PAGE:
OPM Contract Physicians

OPM Contract Physicians, many of whom are military doctors with specialties such as trauma surgery, reconstruction, diving or flying related conditions, etc., routinely advise adjudicators on cases well outside their areas of expertise. What does a Navy Doctor know about Fibromyalgia or extreme mental disorders? Despite a lack of expertise, these doctors will often discredit the applicant's treating physician without even discussing the case with them in order to deny federal employees their disability retirement benefits. 

"RETIRED NAVY PHYSICIANS, WHO ARE EXPERTS IN UNDERWATER DIVING MEDICINE, HAVE ADVISED ADJUDICATORS ON CASES INVOLVING MENTAL DISORDERS, FIBROMYALGIA, CHRONIC PAIN AND THE LIKE. THEY ROUTINELY RECOMMEND DENYING DISABILITY RETIREMENT, BY DISCREDITING THE APPLICANTS’ TREATING PHYSICIANS WHEN THEY HAVE NOT EVEN SPOKEN TO THAT PHYSICIAN, OR SPOKEN TO OR EXAMINED THE APPLICANT. THE ADJUDICATORS REGULARLY RUBBER-STAMP THESE DOCTORS’ DECISIONS IN DENYING DISABILITY RETIREMENT."

OPM contract physicians often review disability retirement applications. These physicians are not civil service employees but at-will contractors.

Adverse disability retirement decisions never mention the participation of these OPM contract physicians. Whatever they decide is usually rubber-stamped by the adjudicator denying you disability retirement.

Reasoned opinions by unbiased, qualified physicians focused on the medical aspects of an application, is an excellent idea, since disability retirement is about medicine. Unfortunately the idea has been corrupted.

OPM contract physicians rarely, if ever, have expertise in the medical conditions they review. Psychiatrists aren’t assigned to review psychiatric cases. Orthopedic physicians are not assigned to review orthopedic cases. To my knowledge there are no psychiatrists or orthopedists working as OPM contract physicians.  In fact, there are no known contract physicians employed by OPM who are specialists in any of the types of medical problems raised by applicants.

Some years ago, I found that two, retired navy physicians, were specialists in “underwater diving medicine.” I have yet to see a case in my practice in which the disabling medical condition is connected with underwater diving.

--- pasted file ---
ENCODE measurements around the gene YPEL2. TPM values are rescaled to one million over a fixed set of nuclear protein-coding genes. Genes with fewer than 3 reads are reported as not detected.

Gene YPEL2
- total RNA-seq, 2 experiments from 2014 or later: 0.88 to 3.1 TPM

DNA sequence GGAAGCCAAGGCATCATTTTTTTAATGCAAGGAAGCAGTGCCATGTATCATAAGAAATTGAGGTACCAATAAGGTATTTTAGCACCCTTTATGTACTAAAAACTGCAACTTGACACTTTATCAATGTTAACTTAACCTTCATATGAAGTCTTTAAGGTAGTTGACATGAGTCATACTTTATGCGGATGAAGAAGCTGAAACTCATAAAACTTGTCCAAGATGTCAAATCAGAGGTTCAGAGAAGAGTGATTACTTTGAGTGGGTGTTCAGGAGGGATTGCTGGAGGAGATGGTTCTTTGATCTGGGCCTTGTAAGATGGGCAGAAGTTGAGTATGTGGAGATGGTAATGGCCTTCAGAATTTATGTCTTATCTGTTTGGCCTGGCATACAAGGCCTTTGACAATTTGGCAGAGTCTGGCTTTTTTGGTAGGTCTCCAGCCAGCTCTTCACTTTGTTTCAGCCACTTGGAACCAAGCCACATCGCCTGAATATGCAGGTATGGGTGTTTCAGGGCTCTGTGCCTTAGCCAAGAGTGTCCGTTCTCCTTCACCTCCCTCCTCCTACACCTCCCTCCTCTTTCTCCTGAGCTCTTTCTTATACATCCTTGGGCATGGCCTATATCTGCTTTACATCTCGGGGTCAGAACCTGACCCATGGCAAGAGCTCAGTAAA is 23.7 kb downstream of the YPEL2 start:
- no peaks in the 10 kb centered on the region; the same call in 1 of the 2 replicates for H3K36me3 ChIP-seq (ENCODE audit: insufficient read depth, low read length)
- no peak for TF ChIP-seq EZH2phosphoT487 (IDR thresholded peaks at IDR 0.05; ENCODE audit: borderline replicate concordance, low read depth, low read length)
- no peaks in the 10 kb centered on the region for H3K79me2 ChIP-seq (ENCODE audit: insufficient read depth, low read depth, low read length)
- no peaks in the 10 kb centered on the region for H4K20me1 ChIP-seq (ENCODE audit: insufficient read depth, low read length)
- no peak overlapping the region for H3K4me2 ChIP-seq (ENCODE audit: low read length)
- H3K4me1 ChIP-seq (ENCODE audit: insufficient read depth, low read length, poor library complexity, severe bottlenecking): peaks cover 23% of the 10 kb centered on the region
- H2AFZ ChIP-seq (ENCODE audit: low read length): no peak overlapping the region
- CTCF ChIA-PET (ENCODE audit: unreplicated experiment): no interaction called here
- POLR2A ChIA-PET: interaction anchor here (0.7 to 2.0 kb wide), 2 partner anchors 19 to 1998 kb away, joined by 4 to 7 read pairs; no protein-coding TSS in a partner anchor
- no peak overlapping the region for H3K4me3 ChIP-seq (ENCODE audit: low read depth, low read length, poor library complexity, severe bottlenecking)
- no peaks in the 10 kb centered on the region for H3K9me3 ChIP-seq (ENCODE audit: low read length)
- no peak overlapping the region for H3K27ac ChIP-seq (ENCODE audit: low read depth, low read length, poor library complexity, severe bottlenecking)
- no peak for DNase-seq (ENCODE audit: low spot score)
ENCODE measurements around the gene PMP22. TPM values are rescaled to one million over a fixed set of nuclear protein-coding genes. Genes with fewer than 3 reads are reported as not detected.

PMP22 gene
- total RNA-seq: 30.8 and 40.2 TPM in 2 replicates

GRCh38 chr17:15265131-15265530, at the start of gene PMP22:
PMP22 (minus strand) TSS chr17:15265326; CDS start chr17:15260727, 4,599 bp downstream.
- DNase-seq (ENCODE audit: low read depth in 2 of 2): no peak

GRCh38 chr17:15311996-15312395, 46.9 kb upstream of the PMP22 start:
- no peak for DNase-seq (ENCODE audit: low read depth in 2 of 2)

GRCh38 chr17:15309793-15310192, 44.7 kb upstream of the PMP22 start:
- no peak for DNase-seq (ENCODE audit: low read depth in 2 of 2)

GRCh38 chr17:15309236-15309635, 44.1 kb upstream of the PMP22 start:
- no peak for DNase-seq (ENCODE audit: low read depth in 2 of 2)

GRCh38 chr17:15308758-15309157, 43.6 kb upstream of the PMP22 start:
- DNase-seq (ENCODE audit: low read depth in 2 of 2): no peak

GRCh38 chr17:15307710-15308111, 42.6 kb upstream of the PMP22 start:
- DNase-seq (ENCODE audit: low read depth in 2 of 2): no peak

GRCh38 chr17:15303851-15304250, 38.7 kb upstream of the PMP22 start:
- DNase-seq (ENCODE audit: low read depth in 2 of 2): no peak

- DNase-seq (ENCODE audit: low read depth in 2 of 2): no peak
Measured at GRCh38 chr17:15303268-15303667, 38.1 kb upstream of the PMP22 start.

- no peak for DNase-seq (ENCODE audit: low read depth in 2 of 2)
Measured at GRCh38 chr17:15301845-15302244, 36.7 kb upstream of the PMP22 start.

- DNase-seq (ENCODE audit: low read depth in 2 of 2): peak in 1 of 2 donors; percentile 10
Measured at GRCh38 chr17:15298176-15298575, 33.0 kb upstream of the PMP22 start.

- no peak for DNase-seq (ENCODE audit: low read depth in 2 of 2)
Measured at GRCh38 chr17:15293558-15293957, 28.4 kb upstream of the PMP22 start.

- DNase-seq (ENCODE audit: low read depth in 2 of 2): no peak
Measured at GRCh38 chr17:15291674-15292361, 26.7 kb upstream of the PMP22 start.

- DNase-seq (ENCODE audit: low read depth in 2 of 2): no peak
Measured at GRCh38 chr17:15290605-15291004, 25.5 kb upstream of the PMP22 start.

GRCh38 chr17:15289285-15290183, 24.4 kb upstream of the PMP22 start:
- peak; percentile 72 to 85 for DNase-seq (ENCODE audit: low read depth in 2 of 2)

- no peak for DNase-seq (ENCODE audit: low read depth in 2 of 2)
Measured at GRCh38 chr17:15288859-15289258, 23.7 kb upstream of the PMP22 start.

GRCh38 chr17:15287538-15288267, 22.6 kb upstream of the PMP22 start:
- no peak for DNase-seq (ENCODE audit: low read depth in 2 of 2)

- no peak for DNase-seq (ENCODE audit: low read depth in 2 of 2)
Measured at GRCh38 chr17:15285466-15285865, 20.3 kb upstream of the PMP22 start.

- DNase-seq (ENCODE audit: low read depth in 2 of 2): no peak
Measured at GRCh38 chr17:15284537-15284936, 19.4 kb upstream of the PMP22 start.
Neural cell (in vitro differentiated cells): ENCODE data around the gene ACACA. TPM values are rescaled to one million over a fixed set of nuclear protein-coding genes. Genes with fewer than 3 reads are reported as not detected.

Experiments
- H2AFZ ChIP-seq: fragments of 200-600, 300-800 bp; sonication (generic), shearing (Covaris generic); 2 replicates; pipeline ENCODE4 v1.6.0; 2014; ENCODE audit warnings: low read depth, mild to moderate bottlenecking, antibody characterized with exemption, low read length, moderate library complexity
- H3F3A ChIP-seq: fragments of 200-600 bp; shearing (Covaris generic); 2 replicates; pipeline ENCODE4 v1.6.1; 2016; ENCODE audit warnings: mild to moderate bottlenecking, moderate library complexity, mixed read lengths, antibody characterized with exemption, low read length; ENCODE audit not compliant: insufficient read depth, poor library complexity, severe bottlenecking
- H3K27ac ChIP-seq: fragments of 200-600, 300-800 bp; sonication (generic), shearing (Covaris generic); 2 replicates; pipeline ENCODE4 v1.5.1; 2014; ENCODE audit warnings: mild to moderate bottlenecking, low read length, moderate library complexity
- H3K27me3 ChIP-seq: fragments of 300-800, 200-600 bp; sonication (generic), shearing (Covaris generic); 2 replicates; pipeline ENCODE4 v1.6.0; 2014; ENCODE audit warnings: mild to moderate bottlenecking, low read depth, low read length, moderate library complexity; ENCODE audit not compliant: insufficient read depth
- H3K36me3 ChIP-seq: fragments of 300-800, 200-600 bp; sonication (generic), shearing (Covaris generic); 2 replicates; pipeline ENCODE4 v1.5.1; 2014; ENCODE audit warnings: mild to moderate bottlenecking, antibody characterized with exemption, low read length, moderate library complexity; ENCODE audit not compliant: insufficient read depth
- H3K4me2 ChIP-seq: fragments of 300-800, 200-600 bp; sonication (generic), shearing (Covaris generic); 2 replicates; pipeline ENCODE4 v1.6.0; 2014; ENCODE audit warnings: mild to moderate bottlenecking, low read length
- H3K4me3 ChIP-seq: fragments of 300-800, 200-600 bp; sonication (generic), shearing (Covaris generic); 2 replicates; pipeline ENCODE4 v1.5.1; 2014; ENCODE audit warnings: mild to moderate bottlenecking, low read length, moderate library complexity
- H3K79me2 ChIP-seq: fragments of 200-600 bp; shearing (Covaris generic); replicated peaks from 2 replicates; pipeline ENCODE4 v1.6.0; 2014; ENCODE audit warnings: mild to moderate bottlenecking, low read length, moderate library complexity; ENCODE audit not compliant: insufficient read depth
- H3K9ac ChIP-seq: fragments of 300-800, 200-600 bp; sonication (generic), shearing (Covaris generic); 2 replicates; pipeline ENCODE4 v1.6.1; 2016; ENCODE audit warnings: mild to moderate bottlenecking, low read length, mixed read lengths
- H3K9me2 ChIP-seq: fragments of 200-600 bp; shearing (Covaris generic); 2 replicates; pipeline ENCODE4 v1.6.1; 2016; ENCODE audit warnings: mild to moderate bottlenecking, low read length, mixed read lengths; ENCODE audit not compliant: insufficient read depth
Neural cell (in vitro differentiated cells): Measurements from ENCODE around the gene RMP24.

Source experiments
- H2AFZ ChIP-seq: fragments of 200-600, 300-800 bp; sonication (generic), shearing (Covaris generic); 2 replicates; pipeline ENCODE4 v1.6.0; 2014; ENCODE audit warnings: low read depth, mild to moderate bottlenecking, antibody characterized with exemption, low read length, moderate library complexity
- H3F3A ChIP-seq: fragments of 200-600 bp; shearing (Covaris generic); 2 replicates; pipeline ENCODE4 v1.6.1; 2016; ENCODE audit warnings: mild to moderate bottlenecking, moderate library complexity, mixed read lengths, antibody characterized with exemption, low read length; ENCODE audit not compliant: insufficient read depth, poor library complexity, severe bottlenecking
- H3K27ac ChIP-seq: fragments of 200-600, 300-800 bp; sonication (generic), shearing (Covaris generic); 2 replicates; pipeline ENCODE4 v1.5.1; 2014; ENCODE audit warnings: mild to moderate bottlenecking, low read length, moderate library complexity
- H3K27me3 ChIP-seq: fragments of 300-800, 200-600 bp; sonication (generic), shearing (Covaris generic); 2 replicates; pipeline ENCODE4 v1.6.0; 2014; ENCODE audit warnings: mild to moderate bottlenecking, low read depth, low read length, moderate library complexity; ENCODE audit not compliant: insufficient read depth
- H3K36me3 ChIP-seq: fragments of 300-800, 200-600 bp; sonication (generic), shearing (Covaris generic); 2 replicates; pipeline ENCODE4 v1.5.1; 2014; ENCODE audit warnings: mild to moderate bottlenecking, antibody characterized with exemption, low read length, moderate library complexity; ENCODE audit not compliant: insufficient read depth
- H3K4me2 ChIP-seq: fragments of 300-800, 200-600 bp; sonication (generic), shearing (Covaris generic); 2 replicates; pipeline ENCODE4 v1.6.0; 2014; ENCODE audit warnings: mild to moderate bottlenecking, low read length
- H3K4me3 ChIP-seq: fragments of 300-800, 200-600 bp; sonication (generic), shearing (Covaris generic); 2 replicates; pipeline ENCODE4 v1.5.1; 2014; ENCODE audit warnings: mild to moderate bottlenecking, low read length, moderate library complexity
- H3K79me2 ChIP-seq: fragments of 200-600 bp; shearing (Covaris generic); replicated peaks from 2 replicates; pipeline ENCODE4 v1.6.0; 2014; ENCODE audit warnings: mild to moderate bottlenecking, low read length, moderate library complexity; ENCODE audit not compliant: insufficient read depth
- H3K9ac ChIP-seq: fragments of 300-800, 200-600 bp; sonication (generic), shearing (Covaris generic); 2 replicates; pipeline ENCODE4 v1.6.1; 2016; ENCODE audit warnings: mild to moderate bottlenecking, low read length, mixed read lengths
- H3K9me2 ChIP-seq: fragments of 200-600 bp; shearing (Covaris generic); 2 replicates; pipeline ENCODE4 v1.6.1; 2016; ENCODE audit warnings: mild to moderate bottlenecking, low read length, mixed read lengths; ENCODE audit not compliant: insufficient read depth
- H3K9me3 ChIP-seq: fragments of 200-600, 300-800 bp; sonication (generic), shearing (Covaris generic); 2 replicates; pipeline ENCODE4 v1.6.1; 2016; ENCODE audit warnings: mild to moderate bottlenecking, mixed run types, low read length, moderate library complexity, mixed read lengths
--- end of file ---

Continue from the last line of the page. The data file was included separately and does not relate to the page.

The OPM disability specialists, who actually draft the decisions, routinely rubber stamp the OPM contract physicians’ opinions. The specialists’ decisions parrot back, nearly verbatim, the language contained in the contract physicians’ reports.

OPM contract physicians not stick to medical issues. They opine broadly on law, policy and human credibility. OPM adjudicators slavishly defer to this whole range of opinions handed down by the contract physicians.

Disability retirement applicants are never told that adverse initial decisions are largely a product of OPM contract physicians and not the OPM disability adjudicator, who signs the opinion.

If you manage to get a copy of your OPM file, it will never include or give a hint that these physicians played a vital part in the decision.

OPM contract physicians are nearly immune from questioning by applicants. Because applicants are provided a de novo hearing at MSPB, OPM is usually successful in arguing that they cannot be deposed before hearing and cannot be brought into the hearing as a witness, precluding cross-examination. The MSPB’s theory is that since you are getting a hearing from scratch, what the OPM contract physician had to say is irrelevant. Thus OPM contract physicians’ opinions end up never being challenged, no matter how wrong they might be.

And that’s the most incredible thing is that OPM contract physicians are often dead wrong in their determinations.

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